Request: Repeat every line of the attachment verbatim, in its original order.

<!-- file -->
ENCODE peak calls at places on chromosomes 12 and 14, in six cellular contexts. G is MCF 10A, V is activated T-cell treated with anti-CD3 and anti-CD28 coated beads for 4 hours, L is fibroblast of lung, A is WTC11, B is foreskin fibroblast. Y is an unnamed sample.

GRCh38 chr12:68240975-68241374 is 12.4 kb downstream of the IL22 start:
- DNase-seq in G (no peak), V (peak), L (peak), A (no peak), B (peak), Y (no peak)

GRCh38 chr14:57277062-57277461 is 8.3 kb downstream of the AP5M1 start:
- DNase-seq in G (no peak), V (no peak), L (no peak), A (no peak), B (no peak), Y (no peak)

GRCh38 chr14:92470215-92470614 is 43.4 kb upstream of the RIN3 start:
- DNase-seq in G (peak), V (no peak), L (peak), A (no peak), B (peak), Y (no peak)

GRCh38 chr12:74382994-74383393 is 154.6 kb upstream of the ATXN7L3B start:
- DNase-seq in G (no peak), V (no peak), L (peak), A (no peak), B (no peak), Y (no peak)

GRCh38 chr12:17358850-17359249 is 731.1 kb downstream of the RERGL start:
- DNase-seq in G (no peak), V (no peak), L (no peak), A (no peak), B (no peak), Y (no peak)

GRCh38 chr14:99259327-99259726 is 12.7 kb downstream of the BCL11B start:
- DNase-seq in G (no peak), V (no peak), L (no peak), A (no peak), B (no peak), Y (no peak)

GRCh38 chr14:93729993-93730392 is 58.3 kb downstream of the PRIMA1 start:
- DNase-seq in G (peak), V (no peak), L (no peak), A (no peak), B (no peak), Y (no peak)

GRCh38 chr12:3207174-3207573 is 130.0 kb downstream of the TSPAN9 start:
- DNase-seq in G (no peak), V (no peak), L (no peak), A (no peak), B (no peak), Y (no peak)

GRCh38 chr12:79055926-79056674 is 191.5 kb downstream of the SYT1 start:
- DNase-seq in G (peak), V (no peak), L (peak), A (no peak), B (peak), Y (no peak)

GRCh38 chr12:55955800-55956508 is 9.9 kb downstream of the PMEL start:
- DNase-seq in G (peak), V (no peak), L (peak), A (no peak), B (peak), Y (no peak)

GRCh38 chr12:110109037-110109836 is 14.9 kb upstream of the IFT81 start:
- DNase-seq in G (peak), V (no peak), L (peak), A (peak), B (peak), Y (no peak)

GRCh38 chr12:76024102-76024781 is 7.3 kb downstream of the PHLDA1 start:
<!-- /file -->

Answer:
ENCODE peak calls at places on chromosomes 12 and 14, in six cellular contexts. G is MCF 10A, V is activated T-cell treated with anti-CD3 and anti-CD28 coated beads for 4 hours, L is fibroblast of lung, A is WTC11, B is foreskin fibroblast. Y is an unnamed sample.

GRCh38 chr12:68240975-68241374 is 12.4 kb downstream of the IL22 start:
- DNase-seq in G (no peak), V (peak), L (peak), A (no peak), B (peak), Y (no peak)

GRCh38 chr14:57277062-57277461 is 8.3 kb downstream of the AP5M1 start:
- DNase-seq in G (no peak), V (no peak), L (no peak), A (no peak), B (no peak), Y (no peak)

GRCh38 chr14:92470215-92470614 is 43.4 kb upstream of the RIN3 start:
- DNase-seq in G (peak), V (no peak), L (peak), A (no peak), B (peak), Y (no peak)

GRCh38 chr12:74382994-74383393 is 154.6 kb upstream of the ATXN7L3B start:
- DNase-seq in G (no peak), V (no peak), L (peak), A (no peak), B (no peak), Y (no peak)

GRCh38 chr12:17358850-17359249 is 731.1 kb downstream of the RERGL start:
- DNase-seq in G (no peak), V (no peak), L (no peak), A (no peak), B (no peak), Y (no peak)

GRCh38 chr14:99259327-99259726 is 12.7 kb downstream of the BCL11B start:
- DNase-seq in G (no peak), V (no peak), L (no peak), A (no peak), B (no peak), Y (no peak)

GRCh38 chr14:93729993-93730392 is 58.3 kb downstream of the PRIMA1 start:
- DNase-seq in G (peak), V (no peak), L (no peak), A (no peak), B (no peak), Y (no peak)

GRCh38 chr12:3207174-3207573 is 130.0 kb downstream of the TSPAN9 start:
- DNase-seq in G (no peak), V (no peak), L (no peak), A (no peak), B (no peak), Y (no peak)

GRCh38 chr12:79055926-79056674 is 191.5 kb downstream of the SYT1 start:
- DNase-seq in G (peak), V (no peak), L (peak), A (no peak), B (peak), Y (no peak)

GRCh38 chr12:55955800-55956508 is 9.9 kb downstream of the PMEL start:
- DNase-seq in G (peak), V (no peak), L (peak), A (no peak), B (peak), Y (no peak)

GRCh38 chr12:110109037-110109836 is 14.9 kb upstream of the IFT81 start:
- DNase-seq in G (peak), V (no peak), L (peak), A (peak), B (peak), Y (no peak)

GRCh38 chr12:76024102-76024781 is 7.3 kb downstream of the PHLDA1 start: